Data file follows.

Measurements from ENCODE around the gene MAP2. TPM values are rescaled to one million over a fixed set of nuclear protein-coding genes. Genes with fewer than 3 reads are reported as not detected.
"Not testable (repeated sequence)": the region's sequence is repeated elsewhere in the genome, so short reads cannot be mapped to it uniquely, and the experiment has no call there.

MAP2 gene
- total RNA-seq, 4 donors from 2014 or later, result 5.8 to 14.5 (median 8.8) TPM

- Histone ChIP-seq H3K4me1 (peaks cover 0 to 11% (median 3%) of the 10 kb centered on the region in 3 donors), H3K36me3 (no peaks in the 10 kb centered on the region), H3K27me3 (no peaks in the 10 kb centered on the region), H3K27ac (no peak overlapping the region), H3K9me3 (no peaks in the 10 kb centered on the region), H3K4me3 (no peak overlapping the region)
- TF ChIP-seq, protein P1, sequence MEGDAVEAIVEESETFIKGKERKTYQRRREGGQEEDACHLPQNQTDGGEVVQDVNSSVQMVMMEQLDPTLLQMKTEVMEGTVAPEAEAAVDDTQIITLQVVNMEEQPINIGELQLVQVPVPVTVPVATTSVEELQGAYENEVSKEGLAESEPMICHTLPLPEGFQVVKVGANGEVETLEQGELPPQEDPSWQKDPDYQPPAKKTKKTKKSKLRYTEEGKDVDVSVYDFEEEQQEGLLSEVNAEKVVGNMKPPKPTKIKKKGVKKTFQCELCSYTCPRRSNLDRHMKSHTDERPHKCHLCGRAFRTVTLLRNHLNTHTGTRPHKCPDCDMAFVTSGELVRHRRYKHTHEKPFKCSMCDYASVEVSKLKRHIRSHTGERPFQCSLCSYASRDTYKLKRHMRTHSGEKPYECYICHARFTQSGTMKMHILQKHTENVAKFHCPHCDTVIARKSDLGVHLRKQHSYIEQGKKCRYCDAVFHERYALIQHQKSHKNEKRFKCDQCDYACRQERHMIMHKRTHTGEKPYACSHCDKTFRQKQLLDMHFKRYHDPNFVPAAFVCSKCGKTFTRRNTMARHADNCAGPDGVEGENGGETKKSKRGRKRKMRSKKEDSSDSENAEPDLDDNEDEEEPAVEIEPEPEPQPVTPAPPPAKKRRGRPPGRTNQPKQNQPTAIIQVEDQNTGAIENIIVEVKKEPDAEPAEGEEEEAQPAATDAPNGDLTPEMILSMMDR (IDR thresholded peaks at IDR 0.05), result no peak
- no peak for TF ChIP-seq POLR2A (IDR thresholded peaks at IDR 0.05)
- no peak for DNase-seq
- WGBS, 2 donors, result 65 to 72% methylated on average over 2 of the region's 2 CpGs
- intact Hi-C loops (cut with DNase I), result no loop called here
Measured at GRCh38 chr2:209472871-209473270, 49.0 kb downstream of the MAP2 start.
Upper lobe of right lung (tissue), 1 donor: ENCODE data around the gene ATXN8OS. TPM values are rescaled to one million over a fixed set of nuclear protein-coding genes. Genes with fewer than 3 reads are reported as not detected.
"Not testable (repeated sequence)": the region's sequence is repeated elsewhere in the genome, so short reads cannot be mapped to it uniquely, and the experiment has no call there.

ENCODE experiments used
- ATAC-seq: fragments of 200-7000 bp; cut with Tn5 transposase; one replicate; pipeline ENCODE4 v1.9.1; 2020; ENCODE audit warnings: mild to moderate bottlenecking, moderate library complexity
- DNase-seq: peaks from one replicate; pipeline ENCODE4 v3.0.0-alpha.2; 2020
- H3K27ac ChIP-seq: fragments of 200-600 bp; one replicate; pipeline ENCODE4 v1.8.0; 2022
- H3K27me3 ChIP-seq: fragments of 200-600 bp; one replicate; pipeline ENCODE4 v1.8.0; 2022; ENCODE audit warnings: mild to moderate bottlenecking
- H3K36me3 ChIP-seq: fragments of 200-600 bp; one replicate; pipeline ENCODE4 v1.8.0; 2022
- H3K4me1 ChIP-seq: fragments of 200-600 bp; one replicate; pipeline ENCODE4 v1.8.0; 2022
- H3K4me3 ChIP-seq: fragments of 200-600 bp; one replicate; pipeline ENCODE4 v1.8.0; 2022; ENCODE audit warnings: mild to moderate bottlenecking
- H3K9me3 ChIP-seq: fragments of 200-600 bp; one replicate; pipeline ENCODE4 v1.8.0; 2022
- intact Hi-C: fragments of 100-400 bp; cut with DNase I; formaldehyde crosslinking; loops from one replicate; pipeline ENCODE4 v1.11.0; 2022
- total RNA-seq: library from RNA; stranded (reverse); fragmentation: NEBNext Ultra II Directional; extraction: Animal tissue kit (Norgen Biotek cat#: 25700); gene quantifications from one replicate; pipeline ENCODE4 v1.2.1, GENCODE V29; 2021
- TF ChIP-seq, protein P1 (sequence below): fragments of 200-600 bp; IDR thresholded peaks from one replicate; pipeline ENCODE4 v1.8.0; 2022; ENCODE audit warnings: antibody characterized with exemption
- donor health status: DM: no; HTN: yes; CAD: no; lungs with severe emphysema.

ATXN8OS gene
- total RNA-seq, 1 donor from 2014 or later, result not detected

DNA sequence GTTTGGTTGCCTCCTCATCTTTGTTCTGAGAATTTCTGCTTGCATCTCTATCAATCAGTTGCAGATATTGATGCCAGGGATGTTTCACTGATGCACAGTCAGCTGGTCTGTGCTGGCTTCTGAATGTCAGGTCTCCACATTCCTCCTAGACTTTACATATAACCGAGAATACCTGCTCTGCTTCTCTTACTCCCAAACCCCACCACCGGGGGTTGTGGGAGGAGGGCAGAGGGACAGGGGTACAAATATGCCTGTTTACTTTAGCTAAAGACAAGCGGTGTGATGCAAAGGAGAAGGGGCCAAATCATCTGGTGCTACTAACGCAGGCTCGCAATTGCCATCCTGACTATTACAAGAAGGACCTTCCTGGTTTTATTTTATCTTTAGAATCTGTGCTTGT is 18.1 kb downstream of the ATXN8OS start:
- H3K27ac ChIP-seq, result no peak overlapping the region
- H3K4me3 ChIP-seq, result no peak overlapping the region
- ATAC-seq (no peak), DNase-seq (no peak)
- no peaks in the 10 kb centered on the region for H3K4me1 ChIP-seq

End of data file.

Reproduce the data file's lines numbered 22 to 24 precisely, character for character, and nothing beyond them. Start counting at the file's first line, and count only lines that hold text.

- H3K9me3 ChIP-seq: fragments of 200-600 bp; one replicate; pipeline ENCODE4 v1.8.0; 2022
- intact Hi-C: fragments of 100-400 bp; cut with DNase I; formaldehyde crosslinking; loops from one replicate; pipeline ENCODE4 v1.11.0; 2022
- total RNA-seq: library from RNA; stranded (reverse); fragmentation: NEBNext Ultra II Directional; extraction: Animal tissue kit (Norgen Biotek cat#: 25700); gene quantifications from one replicate; pipeline ENCODE4 v1.2.1, GENCODE V29; 2021